“We’ve got her focused on the commercial side of the business,” Bergeron said. “She’s a good front face. She’s helping develop new sponsorship relationships — and it’s all about sponsorship. Hopefully, we can start winning some races, put together some top-10 finishes, and that will help her out.”

Brown is acclimating quickly to the NASCAR culture. A typical week for Brown can be a manager’s meeting with the Ford partners at Roush Fenway Racing, presentations with potential sponsors, listening to pitches from driver agents followed by a full weekend at the racetrack.

Last Saturday, while out at Auto Club Speedway in California, Brown’s Saturday started at the track with the teams followed by a Ford/Best Buy appearance with driver AJ Allmendinger at Irwindale Speedway, a quick shower at her hotel and dinner with media. For Brown, it was a normal 18-hour day.

Kyle Lewis, AARP vice president of business development, who oversees the Drive to End Hunger program, worked with Brown during her tenure at AOL. Lewis not only admired Brown’s business savvy, he appreciated a manager that “would take a bullet for you.”

Lewis credits Brown with "bringing the swagger back to AOL."

“She brings passion and realizes where value is and pulling that value to the forefront rather than focusing on what happened yesterday,” Lewis said. “She will take that foundation and grow it into something that is magical and special. She can get people moving in the right direction, get them focused on the good that’s there rather than on what was broken before.

“It’s a build process. It doesn’t happen overnight. She has a great opportunity again with Richard Petty and a lot of great assets, and I have no doubt she’s going to bring it forward.”

Although Brown is the first female to run a multicar operation at the Sprint Cup level, she’s quick to point out that Petty selected “the right person for the job.” She believes that Petty is gender neutral and her appointment was not about “a woman CEO as a novelty.”

“It was a question as to whether this person could lead,” Brown said. “Is this the right person at the right time for the right needs? Can we make the business we want out of it — and we want to make this a big business quickly.

“We want to get up to a third team next year, there’s no doubt about it. For us, we know we can do very well with a two-car team, but we know we can be a whole lot better as a four-car team.”

Brown is thrilled with the leadership from her existing drivers AJ Allmendinger and Marcos Ambrose, whom she believes “have displayed great valor and support." She’s humbled by the loyalty of her current sponsors Best Buy and Stanley/Dewalt, which stood by the organization while other teams attempted to entice them away.

But the next step is to match a sponsor with a potential driver “who has the skills to win.” Brown adds she is looking for a driver/sponsor that complements the existing team.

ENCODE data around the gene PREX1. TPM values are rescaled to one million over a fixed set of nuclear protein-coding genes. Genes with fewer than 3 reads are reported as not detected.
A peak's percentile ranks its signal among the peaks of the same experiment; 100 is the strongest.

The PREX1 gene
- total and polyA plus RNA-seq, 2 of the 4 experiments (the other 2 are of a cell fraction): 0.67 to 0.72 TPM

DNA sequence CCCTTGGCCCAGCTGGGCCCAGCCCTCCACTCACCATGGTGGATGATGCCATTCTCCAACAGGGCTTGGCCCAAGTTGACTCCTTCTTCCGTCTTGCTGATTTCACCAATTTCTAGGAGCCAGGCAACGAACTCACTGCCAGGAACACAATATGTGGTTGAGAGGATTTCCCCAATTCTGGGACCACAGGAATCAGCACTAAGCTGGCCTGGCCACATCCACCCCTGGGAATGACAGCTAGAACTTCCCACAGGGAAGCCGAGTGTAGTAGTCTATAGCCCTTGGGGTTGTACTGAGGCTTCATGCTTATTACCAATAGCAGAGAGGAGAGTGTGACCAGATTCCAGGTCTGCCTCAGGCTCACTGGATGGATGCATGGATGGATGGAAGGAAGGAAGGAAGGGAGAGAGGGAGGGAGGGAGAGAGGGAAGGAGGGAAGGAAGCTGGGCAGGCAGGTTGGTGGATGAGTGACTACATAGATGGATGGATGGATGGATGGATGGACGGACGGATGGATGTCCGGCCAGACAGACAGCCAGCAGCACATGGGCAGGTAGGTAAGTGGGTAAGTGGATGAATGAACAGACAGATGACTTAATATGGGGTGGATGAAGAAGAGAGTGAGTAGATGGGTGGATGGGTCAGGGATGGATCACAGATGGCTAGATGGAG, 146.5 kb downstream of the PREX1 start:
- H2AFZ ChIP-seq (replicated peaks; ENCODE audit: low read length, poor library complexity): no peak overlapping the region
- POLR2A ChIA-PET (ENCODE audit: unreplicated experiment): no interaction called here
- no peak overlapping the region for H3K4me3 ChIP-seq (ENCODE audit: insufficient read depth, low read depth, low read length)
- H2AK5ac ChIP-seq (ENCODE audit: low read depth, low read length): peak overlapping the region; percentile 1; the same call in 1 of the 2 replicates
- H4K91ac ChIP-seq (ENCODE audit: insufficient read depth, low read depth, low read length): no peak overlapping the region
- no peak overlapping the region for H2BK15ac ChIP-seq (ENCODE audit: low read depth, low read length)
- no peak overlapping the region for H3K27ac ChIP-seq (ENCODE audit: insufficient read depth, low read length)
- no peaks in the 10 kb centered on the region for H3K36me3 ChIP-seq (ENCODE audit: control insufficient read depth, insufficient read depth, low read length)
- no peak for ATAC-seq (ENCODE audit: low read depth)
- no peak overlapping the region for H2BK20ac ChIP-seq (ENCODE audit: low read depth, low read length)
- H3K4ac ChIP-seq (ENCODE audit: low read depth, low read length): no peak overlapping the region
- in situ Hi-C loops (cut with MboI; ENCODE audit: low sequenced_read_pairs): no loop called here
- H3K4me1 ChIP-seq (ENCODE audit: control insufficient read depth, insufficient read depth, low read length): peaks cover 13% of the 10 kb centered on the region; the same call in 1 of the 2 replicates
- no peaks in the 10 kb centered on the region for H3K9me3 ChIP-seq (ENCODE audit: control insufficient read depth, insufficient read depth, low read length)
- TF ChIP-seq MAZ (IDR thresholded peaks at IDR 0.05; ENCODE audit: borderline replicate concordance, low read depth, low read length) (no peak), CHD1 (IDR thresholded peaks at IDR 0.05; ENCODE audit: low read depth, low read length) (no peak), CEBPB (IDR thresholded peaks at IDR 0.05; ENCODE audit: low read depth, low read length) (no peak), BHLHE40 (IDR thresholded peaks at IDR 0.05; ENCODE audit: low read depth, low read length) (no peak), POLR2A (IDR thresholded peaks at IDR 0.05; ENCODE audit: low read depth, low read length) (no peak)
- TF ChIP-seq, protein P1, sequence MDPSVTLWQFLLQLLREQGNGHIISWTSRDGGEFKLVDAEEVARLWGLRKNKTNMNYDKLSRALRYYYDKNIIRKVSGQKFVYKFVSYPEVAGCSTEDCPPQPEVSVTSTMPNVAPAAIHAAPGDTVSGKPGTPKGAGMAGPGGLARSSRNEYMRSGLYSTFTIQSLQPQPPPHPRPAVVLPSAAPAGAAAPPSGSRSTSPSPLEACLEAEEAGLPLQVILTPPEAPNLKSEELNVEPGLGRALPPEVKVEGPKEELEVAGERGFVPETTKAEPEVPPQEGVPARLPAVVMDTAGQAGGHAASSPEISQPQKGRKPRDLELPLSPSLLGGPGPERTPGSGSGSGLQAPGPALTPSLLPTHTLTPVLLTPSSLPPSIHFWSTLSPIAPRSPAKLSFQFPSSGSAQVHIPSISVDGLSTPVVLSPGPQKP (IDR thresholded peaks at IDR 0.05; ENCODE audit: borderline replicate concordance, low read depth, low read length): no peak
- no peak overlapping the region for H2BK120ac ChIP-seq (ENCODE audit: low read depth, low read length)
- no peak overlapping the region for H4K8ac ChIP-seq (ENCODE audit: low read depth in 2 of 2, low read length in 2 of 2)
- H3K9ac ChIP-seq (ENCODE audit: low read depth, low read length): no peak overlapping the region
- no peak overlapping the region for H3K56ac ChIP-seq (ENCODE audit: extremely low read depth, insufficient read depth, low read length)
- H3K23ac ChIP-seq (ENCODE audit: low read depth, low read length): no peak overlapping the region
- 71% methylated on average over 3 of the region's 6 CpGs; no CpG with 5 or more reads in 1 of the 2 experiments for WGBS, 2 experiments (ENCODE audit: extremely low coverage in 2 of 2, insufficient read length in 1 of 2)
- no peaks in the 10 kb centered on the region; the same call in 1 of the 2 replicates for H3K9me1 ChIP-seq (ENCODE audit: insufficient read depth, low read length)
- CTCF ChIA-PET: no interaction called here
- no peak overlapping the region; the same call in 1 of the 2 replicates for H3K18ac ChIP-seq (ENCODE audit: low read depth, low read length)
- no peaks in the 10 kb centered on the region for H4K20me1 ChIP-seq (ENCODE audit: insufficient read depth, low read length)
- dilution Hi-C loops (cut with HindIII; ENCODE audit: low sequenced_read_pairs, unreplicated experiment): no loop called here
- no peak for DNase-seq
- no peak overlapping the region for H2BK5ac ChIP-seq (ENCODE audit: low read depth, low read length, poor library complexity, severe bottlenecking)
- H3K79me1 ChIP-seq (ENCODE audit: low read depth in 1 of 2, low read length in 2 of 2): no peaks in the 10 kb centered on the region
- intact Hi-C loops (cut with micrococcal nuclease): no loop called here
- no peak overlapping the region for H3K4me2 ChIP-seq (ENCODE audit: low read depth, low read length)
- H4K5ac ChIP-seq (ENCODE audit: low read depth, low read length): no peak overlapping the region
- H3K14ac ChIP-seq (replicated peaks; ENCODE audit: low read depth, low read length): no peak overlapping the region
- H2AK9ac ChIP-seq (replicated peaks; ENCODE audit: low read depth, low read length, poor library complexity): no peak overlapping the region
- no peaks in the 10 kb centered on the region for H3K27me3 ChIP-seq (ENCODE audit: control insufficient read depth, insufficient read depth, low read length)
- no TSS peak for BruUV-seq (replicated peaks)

Brown is well aware of the short “trade window” for drivers and has already placed feelers, as was the case during a recent lunch meeting with Jeff Dickerson of Spire Sports and Entertainment.

“Instantly, I felt comfortable with Lisa,” Dickerson said. “And instantly I knew she gets it. She’s no-frills. Completely business.”

For now, sponsorship tops that list. Brown uses the phrase “Racing Is Our DNA,” which applies to Petty, the second-generational drivers and much of the staff at RPM, to describe her mission.

“Of course we know that Richard is the most iconic individual in the sport,” Brown said. “We know he is a trusted brand. What people don’t realize is he’s still a relevant brand today. That’s very, very important for sponsors to know. Fans know it, because if you look at the most recent results from the Q scores, Richard is the most recognizable person in NASCAR. He has a higher Q score than Dale Earnhardt Jr. or Danica Patrick, and he’s not driving any more.

“This is a very powerful brand that’s still a relevant brand that not only traverses the generations that you might expect, but also young people as well. But bringing Richard Petty to bear is a very important piece not only from the sponsor side, but from the mentoring side with our drivers.”

Brown will not rest on her past accomplishments. Paramount among her responsibilities is to manage the Petty brand, but she also has an obligation to the employees of RPM. Brown credits Petty’s determination to resurrect RPM with saving the livelihoods of many workers who otherwise might have been displaced. Brown also feels the difficult times have made the remaining RPM employees stronger.

“What is happily surprising to me is that we’re off to as good of a start as possible,” Brown said. “This is a restart of a company of people coming together after being shocked and (going) through the trauma that they went through with the Gilletts.

“Coming out of the gate as well as we have is a testament to the spirit of the drivers, the crew chiefs and the collective leadership with Richard at the top, Robbie Loomis, Sammy Johns, me and Brian Moffitt. We’re in a very good place very quickly as a team because it’s only a 15-week-old team and it goes to everybody who pulled together to make this work. There’s this feeling of a near-death experience.

"So everybody is 150 percent of making this work. The esprit de corps and the morale here is amazing. Now, we just have to keep the morale going in the right direction.”